Charter costs for the biggest oil tankers plying the industry’s busiest trade route rose for a second session as charterers in China returned to work after last week’s Lunar New Year holiday.
Booking rates for very large crude carriers on the benchmark Saudi Arabia-to-Japan voyage added 0.5 percent today to 31.75 industry-standard Worldscale points, figures from the London-based Baltic Exchange showed. Rates touched an 11-session low on Feb. 14, the data showed.
Ship hiring will probably increase with the end of the holiday in China and the release of cargo dates for loading in March this week, according to an e-mailed report today from Herman Hildan, an analyst at investment bank RS Platou Markets AS. The surplus of available vessels for loading in the Persian Gulf over the next four weeks shrank by two to 100 ships, according to data from Kevin Sy, a Singapore-based freight- derivatives broker at Marex Spectron Group.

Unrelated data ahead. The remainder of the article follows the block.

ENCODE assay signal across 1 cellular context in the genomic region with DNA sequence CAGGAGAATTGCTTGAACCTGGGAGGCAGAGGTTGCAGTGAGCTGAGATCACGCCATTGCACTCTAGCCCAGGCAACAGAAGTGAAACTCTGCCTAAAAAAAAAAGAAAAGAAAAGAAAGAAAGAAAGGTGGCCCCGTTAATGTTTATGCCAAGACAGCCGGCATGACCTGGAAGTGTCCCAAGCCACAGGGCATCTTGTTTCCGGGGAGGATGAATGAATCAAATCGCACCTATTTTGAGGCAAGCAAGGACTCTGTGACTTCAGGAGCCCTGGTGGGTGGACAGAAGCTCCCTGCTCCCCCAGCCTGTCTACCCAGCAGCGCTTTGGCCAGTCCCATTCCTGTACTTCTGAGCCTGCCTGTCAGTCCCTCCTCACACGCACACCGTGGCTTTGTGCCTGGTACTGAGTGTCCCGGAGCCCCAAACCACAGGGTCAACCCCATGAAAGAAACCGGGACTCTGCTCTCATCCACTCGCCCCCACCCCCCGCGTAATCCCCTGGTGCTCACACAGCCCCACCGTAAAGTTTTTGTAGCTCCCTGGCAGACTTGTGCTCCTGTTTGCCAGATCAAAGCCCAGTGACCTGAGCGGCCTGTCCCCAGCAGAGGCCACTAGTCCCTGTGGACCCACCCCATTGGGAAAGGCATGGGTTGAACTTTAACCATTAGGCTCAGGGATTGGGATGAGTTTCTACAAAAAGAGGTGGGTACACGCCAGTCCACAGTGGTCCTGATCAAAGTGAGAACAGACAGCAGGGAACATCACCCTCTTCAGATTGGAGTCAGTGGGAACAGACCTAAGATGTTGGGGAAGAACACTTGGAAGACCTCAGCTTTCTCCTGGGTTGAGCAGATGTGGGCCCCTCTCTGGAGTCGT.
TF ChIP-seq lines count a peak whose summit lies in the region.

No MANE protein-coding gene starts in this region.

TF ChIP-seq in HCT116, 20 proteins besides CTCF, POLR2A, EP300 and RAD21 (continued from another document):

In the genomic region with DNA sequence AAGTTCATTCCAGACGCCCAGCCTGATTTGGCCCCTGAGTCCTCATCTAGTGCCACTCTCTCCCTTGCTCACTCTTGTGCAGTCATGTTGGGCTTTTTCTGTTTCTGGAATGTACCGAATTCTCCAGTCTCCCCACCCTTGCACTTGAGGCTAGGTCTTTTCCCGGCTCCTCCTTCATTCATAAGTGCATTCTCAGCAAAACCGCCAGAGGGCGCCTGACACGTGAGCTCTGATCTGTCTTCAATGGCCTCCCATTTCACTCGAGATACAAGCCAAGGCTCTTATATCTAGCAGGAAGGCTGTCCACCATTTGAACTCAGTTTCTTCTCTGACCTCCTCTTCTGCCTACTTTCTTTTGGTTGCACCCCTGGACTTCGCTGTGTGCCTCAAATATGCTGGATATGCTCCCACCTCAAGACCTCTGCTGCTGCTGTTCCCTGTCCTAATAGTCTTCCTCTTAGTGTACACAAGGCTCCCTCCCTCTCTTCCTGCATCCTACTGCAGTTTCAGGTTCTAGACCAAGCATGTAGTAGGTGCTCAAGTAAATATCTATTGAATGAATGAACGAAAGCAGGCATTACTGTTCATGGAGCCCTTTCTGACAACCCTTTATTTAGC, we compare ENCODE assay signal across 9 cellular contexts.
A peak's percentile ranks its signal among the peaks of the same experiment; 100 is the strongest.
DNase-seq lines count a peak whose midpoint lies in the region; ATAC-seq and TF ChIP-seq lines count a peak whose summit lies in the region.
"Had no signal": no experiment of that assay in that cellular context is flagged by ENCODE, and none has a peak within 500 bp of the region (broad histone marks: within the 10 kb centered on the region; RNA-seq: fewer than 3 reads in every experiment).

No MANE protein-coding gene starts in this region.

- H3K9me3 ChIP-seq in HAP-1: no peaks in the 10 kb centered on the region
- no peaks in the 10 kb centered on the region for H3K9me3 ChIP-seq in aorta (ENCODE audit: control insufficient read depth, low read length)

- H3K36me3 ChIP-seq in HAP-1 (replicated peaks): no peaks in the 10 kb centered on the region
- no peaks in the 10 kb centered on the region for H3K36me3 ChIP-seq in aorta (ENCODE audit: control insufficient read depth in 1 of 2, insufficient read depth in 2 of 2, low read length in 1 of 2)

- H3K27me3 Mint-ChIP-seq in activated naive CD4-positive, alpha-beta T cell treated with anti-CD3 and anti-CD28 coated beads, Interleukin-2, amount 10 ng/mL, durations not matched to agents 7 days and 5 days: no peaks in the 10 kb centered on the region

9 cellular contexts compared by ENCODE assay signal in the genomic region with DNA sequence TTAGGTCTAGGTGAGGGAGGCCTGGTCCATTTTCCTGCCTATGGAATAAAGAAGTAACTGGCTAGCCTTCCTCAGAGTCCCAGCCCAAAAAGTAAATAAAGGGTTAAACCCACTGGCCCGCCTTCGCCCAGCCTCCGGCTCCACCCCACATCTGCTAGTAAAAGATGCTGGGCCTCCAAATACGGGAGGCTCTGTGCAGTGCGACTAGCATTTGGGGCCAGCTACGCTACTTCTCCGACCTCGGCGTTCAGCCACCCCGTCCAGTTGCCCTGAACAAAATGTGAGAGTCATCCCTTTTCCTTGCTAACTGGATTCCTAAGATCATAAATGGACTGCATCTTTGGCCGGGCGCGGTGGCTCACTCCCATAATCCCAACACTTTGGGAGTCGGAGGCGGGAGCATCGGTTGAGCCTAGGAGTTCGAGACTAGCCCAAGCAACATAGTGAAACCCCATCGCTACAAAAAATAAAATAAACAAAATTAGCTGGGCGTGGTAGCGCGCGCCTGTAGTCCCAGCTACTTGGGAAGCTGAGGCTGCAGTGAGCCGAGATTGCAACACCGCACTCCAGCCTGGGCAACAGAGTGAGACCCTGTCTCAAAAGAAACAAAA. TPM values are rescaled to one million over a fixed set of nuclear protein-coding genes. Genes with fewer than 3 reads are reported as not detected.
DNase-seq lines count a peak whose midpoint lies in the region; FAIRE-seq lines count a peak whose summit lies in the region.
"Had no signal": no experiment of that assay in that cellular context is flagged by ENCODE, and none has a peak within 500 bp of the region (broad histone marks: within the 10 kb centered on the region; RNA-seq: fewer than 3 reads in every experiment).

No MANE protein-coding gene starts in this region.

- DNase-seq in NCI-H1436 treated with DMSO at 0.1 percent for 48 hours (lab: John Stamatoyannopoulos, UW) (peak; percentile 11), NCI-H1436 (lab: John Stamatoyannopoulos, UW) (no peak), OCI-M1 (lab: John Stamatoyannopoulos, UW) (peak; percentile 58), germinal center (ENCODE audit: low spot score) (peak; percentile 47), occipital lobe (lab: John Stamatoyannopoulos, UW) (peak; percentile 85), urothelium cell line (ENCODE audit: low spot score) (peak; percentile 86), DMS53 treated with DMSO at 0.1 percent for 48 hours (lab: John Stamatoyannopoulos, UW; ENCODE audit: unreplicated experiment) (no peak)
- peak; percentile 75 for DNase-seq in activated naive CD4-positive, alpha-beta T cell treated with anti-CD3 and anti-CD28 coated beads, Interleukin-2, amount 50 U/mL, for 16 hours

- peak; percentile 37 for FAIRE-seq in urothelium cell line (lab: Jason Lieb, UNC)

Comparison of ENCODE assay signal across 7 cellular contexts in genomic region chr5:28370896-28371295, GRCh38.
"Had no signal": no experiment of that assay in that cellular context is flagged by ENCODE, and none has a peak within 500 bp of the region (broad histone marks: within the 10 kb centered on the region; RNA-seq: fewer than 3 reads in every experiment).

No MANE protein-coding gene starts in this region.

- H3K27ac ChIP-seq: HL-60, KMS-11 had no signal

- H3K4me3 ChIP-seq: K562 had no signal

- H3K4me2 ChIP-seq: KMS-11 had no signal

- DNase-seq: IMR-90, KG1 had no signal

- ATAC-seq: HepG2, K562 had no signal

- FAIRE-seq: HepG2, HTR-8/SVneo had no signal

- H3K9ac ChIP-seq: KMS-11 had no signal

“Earnings have been quoted in negative territory for the past 17 trading days,” Erik Nikolai Stavseth, an analyst at Oslo-based investment bank Arctic Securities ASA, said in a report today. “We do not think the situation will change notably near-term.”
Daily losses for VLCCs on the benchmark route as determined by the exchange narrowed to $6,307 from $6,857 on Feb. 15. The ships, each able to hold 2 million barrels of oil, earned money in only four sessions in the third quarter on the journey. China is the world’s second-biggest consumer of crude.
The exchange’s assessments fail to account for owners’ efforts to improve returns by securing cargoes for a voyage’s return leg or reducing speed to burn less fuel, known as slow- steaming. The price of fuel, or bunkers, the industry’s main expense, had a ninth weekly climb in 10 last week, figures compiled by Bloomberg from 25 ports showed.
The Worldscale system is a method for pricing oil cargoes on thousands of trade routes. Each individual voyage’s flat rate, expressed in dollars a ton, is set once a year. Today’s level means hire costs on the benchmark route are 31.75 percent of the nominal Worldscale rate for that voyage.
The Baltic Dirty Tanker Index, a broader measure of oil- shipping costs that includes vessels smaller than VLCCs, fell 0.3 percent to 659 after eight sessions of gains, according to the bourse.
– Rob Sheridan, Copyright 2013 Bloomberg.
Featured image courtesy Saudi Aramco